When in operation, a steady state D.C. signal is applied to the input tap 21. The capacitor 22 charges up to the applied voltage and then discharges when necessary to maintain a constant voltage between the tap 21 and ground 19 and into the oscillator 11. The capacitor 22 acts as a radio frequency filter, shorting out high frequency transients due to the switching of the programmable unijunction transistor 28. The diode 23 protects the capacitor 22 by providing a bypass for current going from ground 19 to input 21.
The capacitor 29 charges from the source tap 21 through the resistor 30. When the capacitor 29 charges to the voltage at which the programmable unijunction transistor 28 will fire or conduct (from the anode through the cathode), which voltage has been determined by the biasing network 24, the transistor 28 conducts causing the capacitor 29 to discharge and the oscillator 11 to pulse. An A.C. voltage, having a sawtooth waveform, is thereby input to the capacitor 34.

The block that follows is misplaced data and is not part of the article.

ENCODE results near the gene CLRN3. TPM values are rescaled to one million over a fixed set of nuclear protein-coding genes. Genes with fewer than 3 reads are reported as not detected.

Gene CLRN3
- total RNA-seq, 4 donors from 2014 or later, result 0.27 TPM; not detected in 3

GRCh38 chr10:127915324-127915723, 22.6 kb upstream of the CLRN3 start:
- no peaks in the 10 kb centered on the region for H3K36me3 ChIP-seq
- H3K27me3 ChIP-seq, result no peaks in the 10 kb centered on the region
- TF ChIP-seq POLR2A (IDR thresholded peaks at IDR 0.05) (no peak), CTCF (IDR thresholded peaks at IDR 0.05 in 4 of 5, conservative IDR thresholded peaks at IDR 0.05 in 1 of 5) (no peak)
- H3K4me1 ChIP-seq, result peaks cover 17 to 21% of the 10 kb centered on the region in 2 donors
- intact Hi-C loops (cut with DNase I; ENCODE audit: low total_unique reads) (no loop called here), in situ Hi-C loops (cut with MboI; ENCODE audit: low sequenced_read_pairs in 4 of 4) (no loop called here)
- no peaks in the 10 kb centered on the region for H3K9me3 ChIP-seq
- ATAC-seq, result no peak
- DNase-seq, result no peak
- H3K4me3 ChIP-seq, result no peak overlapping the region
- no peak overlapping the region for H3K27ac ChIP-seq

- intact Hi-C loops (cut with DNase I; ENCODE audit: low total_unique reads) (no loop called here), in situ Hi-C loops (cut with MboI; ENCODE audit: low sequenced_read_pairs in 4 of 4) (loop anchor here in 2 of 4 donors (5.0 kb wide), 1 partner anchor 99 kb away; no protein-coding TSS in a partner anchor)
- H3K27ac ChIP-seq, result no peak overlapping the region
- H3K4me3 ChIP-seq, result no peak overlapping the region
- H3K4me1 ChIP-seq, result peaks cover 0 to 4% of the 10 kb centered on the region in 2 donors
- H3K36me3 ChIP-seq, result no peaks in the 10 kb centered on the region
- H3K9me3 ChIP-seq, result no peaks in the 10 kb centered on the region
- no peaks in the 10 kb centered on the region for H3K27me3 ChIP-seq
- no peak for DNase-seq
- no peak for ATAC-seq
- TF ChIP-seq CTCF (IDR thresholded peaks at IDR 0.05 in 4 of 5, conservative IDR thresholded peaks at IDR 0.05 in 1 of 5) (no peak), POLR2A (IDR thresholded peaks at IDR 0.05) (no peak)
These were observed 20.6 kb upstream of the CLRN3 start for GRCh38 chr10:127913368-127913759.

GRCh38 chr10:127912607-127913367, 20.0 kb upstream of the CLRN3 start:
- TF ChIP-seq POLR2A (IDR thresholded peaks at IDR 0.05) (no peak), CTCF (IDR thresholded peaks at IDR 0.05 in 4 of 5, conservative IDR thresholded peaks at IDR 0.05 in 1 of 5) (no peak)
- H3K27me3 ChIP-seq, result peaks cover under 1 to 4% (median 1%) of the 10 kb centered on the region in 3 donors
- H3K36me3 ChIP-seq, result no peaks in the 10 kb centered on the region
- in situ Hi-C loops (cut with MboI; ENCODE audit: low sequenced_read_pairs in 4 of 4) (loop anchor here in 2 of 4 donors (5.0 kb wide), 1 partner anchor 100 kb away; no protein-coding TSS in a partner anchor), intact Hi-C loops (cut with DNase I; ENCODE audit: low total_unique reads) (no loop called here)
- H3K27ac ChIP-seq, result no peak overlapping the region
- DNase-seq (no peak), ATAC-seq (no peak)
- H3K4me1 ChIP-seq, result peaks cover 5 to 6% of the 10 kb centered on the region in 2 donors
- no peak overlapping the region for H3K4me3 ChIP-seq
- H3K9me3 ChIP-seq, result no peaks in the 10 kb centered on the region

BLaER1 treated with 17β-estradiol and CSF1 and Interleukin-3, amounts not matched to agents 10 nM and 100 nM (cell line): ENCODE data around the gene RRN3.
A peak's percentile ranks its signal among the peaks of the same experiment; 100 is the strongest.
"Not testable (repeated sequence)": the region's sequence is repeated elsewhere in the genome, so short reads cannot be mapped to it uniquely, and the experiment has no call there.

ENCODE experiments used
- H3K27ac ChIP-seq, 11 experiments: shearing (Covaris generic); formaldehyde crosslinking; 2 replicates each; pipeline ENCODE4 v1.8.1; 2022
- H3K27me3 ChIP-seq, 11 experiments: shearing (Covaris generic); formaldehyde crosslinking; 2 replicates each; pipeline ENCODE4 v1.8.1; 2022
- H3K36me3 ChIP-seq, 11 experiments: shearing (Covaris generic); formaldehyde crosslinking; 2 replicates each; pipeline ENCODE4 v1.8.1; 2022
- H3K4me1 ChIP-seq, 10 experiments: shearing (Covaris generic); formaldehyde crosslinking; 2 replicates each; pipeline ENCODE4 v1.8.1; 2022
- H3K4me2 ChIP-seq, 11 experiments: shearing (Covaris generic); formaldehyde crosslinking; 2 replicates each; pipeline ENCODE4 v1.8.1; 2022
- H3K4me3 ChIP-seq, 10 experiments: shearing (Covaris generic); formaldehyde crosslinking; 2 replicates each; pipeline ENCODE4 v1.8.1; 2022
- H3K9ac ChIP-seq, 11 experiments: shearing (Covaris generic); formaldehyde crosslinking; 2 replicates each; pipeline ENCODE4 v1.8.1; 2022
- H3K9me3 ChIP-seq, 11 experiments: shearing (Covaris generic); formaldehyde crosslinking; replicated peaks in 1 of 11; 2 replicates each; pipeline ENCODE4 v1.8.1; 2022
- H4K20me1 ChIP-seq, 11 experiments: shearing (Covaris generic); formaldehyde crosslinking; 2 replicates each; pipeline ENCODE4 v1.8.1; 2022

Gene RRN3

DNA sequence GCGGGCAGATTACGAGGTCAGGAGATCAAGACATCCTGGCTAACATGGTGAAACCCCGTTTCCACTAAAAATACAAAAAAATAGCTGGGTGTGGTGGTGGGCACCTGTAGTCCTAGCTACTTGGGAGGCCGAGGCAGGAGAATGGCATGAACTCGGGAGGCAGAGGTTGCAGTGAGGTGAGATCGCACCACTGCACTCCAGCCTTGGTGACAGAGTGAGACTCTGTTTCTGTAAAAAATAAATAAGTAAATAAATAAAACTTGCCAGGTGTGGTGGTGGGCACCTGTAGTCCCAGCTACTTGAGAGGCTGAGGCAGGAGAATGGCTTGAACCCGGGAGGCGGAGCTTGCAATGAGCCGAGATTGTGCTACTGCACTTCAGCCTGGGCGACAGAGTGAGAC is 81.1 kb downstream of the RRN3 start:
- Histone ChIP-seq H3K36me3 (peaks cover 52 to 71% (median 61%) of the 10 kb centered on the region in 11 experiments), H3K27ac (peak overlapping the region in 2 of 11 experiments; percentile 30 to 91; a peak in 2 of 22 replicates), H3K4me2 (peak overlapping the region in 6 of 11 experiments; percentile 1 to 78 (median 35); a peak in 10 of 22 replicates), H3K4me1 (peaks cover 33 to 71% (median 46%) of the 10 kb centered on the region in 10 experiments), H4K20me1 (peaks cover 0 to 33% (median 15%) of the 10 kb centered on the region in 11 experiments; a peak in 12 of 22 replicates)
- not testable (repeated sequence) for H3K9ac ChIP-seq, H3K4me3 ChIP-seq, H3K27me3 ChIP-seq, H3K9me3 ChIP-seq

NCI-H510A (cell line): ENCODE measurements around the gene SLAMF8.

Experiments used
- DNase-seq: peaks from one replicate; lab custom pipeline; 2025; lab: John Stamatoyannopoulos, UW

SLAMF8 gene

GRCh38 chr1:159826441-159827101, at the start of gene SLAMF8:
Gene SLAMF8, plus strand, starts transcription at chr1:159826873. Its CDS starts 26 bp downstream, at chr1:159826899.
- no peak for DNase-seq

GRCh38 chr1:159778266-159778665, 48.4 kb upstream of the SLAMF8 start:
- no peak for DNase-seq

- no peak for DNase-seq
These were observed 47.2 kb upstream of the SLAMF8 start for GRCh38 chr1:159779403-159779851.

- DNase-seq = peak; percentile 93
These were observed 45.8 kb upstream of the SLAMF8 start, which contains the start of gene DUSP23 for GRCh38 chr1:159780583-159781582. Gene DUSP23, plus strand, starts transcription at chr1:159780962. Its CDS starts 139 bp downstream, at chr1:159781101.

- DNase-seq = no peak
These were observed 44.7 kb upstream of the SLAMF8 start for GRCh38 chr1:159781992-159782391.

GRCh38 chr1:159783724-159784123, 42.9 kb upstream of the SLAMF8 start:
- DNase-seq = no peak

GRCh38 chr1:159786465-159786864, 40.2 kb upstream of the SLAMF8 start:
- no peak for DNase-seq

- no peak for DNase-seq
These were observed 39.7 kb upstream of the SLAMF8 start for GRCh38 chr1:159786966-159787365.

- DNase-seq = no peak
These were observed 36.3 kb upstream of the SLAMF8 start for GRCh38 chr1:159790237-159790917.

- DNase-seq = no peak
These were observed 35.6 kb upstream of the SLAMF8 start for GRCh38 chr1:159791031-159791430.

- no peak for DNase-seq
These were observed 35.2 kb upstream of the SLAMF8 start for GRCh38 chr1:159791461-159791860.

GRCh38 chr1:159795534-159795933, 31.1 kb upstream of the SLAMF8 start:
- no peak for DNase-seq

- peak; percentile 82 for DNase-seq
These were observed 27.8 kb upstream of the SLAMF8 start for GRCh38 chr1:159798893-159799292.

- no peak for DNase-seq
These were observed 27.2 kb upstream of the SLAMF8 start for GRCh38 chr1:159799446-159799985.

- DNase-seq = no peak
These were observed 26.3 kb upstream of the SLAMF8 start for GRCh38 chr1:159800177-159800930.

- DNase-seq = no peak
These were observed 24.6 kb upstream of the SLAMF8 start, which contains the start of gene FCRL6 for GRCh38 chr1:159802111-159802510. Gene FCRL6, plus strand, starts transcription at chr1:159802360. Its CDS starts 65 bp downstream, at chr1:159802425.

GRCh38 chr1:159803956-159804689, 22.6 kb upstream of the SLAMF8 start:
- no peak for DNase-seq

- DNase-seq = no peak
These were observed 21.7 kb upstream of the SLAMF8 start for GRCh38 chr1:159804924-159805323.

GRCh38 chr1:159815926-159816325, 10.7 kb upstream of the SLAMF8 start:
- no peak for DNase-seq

The capacitor 34 removes the D.C. component of the voltage waveform input so that the voltage applied to the base of transistor 36 is an A.C. voltage alternating about the biasing voltage for the base of the transistor 36. The alternating voltage causes a variation in the base current and therefore the collector current of the transistor 36, therefore causing a switching on and off of the transistor 36. An A.C. voltage, having a slightly modified squarewave form, is input to the potentiometer 37.